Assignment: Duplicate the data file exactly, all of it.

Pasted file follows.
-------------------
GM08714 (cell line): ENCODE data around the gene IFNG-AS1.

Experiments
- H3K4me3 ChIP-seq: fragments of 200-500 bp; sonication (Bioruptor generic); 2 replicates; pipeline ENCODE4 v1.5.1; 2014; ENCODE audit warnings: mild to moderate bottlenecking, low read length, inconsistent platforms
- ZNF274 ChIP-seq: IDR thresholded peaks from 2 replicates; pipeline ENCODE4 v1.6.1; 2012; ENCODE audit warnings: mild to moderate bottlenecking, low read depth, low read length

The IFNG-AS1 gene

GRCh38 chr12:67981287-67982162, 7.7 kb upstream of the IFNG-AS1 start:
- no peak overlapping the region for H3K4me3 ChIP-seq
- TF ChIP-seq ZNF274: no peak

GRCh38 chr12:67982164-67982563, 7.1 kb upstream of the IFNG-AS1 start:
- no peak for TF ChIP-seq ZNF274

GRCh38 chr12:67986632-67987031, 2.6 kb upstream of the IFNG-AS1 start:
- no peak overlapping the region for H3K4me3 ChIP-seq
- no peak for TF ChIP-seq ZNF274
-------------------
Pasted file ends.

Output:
GM08714 (cell line): ENCODE data around the gene IFNG-AS1.

Experiments
- H3K4me3 ChIP-seq: fragments of 200-500 bp; sonication (Bioruptor generic); 2 replicates; pipeline ENCODE4 v1.5.1; 2014; ENCODE audit warnings: mild to moderate bottlenecking, low read length, inconsistent platforms
- ZNF274 ChIP-seq: IDR thresholded peaks from 2 replicates; pipeline ENCODE4 v1.6.1; 2012; ENCODE audit warnings: mild to moderate bottlenecking, low read depth, low read length

The IFNG-AS1 gene

GRCh38 chr12:67981287-67982162, 7.7 kb upstream of the IFNG-AS1 start:
- no peak overlapping the region for H3K4me3 ChIP-seq
- TF ChIP-seq ZNF274: no peak

GRCh38 chr12:67982164-67982563, 7.1 kb upstream of the IFNG-AS1 start:
- no peak for TF ChIP-seq ZNF274

GRCh38 chr12:67986632-67987031, 2.6 kb upstream of the IFNG-AS1 start:
- no peak overlapping the region for H3K4me3 ChIP-seq
- no peak for TF ChIP-seq ZNF274